The Rourke Baby Record and the 18 Month Well-Baby Visit Referral Pathway

The Well Baby visit for 18 month olds is an important time to identify concerns and supports for early childhood development.  Two tools you can use in these visits are:

1. The Rourke Baby Record (RBR), now updated (2014) with these key changes:

  • significant changes to the nutrition sections of the 6 and 9 month visits;  
  • a new section on environmental health;
  • impacts on children;
  • an improved immunization section; and
  • more information and web links.

To access a complete list of all the recent changes and download the form, visit

2. The 18 Month Well-Baby Visit Referral Pathway, a made-in-Ottawa tool to help you know where to refer families who need more support.

Feedback on the pathway has been very positive with many physicians reporting that they were not aware of all the community resources available to families. A hard copy of the 18 Month Well-Baby Visit Referral Pathway can be obtained by calling the Ottawa Public Health Info Line (OPHIL) at 613-580-6744 or by e-mail at A personalized presentation given by a Public Health Nurse on how to use the 18 month pathway and community resources can be booked.  The pathway can also be downloaded from the OPH website.  Looking forward to hearing from your office!

Author :  Nathalie Meilleur, RN, BScN


Early diagnosis of Scoliosis in a healthy active child will make all the difference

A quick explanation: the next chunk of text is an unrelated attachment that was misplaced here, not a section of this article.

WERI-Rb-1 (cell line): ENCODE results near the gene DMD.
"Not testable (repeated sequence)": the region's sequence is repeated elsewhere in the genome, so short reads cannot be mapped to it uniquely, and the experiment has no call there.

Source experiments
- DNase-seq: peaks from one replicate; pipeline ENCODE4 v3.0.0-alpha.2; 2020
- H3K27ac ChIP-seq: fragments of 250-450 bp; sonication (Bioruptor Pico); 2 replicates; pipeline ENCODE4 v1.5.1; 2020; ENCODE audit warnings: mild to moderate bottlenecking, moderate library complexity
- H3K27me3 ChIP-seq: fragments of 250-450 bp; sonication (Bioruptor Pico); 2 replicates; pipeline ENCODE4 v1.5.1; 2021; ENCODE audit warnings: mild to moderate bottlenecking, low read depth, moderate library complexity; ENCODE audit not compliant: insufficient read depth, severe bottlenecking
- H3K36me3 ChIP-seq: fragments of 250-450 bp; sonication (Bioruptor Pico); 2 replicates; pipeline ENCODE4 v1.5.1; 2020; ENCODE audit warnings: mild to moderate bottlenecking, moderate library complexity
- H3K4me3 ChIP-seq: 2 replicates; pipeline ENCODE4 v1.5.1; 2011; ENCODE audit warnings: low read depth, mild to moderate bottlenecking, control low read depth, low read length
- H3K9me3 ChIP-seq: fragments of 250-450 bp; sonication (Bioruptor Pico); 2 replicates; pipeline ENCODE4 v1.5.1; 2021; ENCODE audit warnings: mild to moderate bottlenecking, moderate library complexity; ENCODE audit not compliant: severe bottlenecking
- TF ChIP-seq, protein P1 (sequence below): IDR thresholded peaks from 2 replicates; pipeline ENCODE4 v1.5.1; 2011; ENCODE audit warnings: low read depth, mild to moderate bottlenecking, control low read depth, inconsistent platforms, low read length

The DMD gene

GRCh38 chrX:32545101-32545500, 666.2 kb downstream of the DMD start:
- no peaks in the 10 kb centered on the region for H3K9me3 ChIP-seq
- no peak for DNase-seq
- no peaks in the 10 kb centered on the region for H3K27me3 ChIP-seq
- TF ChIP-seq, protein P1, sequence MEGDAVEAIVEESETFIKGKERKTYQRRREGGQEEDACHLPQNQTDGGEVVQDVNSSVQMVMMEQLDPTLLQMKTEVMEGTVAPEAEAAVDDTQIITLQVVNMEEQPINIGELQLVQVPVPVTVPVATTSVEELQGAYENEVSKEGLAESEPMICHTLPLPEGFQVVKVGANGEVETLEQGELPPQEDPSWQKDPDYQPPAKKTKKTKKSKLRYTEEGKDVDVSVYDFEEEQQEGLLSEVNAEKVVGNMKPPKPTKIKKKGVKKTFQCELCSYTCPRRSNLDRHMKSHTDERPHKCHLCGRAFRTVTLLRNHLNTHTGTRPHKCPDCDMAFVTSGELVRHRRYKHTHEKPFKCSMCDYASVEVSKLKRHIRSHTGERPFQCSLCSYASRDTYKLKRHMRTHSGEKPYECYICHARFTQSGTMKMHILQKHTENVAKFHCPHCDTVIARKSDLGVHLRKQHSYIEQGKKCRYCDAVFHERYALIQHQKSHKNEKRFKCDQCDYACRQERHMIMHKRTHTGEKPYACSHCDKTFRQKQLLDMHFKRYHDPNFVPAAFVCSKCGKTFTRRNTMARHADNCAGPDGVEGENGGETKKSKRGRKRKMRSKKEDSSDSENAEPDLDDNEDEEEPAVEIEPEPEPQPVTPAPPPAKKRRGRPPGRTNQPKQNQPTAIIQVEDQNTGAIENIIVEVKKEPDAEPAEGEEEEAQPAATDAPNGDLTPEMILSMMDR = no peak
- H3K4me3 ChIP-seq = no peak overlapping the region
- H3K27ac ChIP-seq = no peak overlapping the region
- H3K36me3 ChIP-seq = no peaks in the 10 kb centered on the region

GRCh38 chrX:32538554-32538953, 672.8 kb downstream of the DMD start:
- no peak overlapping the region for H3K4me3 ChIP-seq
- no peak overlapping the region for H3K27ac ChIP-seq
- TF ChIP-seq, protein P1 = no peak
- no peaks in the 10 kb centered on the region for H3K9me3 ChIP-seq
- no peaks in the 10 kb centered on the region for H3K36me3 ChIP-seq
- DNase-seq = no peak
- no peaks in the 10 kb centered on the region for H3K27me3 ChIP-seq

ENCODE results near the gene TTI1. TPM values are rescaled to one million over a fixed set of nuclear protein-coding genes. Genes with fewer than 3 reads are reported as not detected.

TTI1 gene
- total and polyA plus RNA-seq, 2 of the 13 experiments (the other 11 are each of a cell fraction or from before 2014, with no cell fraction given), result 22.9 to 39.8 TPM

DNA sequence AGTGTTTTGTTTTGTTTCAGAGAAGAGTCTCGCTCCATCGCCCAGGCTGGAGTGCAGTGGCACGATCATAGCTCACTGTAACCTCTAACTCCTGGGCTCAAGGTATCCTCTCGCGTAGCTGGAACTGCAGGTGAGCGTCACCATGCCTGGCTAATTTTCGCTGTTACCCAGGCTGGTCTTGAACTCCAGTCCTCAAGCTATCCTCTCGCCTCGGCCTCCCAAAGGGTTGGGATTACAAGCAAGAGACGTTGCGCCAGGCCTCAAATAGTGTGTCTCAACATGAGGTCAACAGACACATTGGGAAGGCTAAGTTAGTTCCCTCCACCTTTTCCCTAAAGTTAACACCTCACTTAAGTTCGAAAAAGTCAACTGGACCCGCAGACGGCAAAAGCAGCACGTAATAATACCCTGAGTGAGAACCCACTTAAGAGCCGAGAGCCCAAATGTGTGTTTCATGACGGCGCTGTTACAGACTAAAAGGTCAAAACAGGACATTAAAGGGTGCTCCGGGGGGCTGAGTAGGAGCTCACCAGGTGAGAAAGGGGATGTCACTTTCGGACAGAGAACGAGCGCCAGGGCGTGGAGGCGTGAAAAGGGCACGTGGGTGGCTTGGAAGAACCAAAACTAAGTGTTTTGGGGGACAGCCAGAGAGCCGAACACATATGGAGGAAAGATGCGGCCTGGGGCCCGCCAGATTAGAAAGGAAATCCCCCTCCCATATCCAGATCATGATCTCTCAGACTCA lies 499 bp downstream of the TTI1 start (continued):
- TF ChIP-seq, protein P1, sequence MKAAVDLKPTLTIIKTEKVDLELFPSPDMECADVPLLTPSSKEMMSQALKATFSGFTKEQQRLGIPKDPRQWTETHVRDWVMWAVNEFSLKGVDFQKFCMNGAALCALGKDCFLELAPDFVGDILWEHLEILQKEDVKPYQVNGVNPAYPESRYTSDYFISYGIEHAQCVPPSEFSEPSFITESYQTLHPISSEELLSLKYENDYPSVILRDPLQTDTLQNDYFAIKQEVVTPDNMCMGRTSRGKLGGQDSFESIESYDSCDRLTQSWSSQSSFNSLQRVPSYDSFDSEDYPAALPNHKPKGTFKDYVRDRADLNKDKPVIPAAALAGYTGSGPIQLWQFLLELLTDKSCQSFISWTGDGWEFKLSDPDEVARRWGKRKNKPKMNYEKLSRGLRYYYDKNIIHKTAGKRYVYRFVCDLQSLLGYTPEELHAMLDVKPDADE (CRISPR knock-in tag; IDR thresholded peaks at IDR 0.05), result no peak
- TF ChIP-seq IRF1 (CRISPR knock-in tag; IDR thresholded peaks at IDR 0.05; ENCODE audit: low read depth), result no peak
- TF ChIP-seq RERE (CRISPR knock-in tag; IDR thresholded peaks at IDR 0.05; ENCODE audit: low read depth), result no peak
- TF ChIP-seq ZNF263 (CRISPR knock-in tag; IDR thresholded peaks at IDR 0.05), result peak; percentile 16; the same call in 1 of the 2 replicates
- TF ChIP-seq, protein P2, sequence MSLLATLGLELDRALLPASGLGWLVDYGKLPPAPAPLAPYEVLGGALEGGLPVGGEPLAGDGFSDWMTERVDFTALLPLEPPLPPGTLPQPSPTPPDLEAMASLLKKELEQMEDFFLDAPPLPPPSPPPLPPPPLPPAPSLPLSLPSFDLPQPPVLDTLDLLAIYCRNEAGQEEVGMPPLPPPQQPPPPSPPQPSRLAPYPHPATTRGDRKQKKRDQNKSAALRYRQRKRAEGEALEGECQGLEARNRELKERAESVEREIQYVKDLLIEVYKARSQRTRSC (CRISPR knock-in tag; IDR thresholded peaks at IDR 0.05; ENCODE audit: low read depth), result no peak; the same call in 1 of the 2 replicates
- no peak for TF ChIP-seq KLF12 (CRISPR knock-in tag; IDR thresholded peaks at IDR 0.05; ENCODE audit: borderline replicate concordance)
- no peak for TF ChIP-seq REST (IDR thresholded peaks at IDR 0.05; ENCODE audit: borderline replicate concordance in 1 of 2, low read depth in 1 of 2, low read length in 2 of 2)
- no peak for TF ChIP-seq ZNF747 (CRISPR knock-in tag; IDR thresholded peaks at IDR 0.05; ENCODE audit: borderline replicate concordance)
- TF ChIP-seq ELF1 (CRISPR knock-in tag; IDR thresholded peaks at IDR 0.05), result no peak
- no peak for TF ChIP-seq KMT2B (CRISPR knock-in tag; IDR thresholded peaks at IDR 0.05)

Adolescent Idiopathic Scoliosis (AIS)

Scoliosis school screening programs were discontinued in the early 1980’s. Since then, there has been a trend of late diagnosis.

Scoliosis is an abnormal lateral curvature of the spine. It is a three-dimensional deformity where the spine forms an S-shaped or a C-shaped curve, twisting and rotating the ribcage and torso. The cause is still unknown, but 30% of cases are genetic.1

Up to 32% of AIS cases the patients are diagnosed late2, meaning that an opportunity for treating the scoliosis with bracing has been missed. At 50 degrees, surgeons recommend surgery. It has been shown that early detection and early treatment can decrease the number of surgeries. Close monitoring of young patients is crucial, as scoliosis curves progress quickly during growth spurts. The risk of progression depends on gender, remaining growth potential, and bone maturity.

Who is most affected?

Scoliosis affects 2 to 4% of the pre-teen and teen population. Slight curves are equally prevalent between boys and girls, but for curves requiring treatment, girls are affected 7 times more often than boys.

Adults can also suffer from scoliosis, which may or may not have been diagnosed at a young age. As people age, untreated scoliosis can become challenging to treat when mixed with arthritis and other conditions. Adult scoliosis affects 30% of the older population.

How is it diagnosed?

A simple and fast test, the Adam’s Forward Bend Test with a scoliometer reading exceeding 5 degrees, allows quick clinical detection of scoliosis, which should be confirmed by a follow-up radiograph. (Even an I-phone app has been validated for screening, and it’s called, Scoligauge.)

Dr. Timothy Hresko from Boston Children's Hospital's Spinal Program demonstrates how to complete a postural screening exam  and Scoliosis exam.

What treatments exist for your patients?3